Inner  Frontier
Fourth Way Spiritual Practice


Inner Work

For the week of May 28, 2012

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The Habit of Letting Go

(Spiritual Habits: Part 4 of 7)

Letting go is one of the fundamental practices of every spiritual path and is unique in its personal intimacy. It engages us at our core. We do not let go with our feet or hands, with our thoughts or emotions, with our personality patterns, nor with our energies. Only we ourselves, our own I, our will, can let go.

But what does letting go mean? Weíve already addressed the question of who letís go: it is our I. So what do we let go of? In a word: attachments. We say upfront that this does not refer to our attachments to our family and loved ones. And it does not necessarily mean putting something out of our life. It does mean freeing ourselves of our inner slavery.

Say you have a strong craving for a particular food. For example, maybe you love ice cream to the extent that you eat too much of it, more than is healthy, and perhaps you eat the ice cream with such gluttony that you hardly taste it or enjoy it. This is attachment in action. The ice cream is eating us. The craving is controlling us. With the possible exception of an initial period of complete abstinence, say forty days, to let go of that attachment doesnít necessarily mean not eating ice cream, but could mean doing so with moderation, letting go of the craving to eat more than a modest amount, while savoring what we do eat.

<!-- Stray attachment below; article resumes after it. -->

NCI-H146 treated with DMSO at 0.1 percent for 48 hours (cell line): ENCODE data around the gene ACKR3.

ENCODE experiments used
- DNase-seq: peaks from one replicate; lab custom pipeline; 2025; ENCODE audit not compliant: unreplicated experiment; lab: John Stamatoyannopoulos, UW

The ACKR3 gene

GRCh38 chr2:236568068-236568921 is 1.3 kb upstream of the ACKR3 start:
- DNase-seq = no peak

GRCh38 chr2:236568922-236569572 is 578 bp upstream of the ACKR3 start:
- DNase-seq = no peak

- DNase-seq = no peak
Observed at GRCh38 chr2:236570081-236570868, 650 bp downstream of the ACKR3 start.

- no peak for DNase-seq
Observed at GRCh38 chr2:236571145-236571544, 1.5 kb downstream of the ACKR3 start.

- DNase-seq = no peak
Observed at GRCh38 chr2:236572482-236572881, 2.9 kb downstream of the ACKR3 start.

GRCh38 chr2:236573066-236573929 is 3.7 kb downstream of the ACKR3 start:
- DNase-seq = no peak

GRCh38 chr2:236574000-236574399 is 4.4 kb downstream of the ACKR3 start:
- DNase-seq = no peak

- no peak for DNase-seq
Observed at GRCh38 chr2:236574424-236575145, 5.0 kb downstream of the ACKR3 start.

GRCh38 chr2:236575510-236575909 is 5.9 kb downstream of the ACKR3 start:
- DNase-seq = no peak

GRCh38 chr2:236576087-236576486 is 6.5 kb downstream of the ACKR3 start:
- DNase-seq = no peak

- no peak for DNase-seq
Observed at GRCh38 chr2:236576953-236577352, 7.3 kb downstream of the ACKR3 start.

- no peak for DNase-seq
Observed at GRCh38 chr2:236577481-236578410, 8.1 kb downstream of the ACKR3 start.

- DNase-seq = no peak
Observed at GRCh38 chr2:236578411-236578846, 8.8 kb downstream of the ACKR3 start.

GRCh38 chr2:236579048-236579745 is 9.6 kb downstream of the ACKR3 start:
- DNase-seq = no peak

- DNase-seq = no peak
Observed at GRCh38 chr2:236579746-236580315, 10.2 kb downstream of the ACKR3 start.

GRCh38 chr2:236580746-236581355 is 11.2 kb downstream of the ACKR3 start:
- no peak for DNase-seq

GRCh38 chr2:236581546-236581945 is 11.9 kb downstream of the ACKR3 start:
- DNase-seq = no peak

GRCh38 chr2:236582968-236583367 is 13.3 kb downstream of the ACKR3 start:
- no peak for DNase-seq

Each act of letting go is a movement from less freedom toward more freedom, from less love toward more love, from small self toward big self, from taking to giving. Letting go distinguishes in us the higher from the lower, our I from our personality, our conscience from our ego, freedom from identification. When we give in to some craving, it feels like freedom, the freedom to eat ice cream. But itís the craving that is free, the craving that has chosen, while we have relinquished our will.

How do we let go? It is a two-fold act of will. First is perception: recognizing an impulse or pattern that we need to let go of. This is crucial. If we donít see it, we cannot let go of it. If we donít see the craving as craving, the anger as anger, the criticism as criticism, the complaining as complaining, we will not be in a position to choose to let it go. This is a matter of self-awareness, which we practice by intentionally noticing how things are in us, what leads to what. The practice of presence brings self-awareness, as does meditation.

The question of what constitutes an attachment, what we need to let go of, is personal. It depends on our seeing, our vision, and our wisdom. It depends on listening to our conscience. Generally though, any inner pattern that occurs without our initiating it, or despite our wishing otherwise, anything we are identified with, is a potential candidate for letting go. When we believe we are the anger, the craving, the criticism ó that is identification. We do not want to be under the thumb of our likes and dislikes, our destructive emotions like anger, jealousy, and envy, our physical cravings, our destructive patterns of thought like criticisms, complaints, and arrogance, a slave to our fixed opinions. We want to be free in front of all that. It does not necessarily mean stopping those impulses altogether, which is nearly impossible to do directly. It just means not be driven by them. If we like ice cream, we may continue eating ice cream, with moderation, when we choose to do so, not whenever our craving demands it. We are not seeking an ascetic life, just a free one.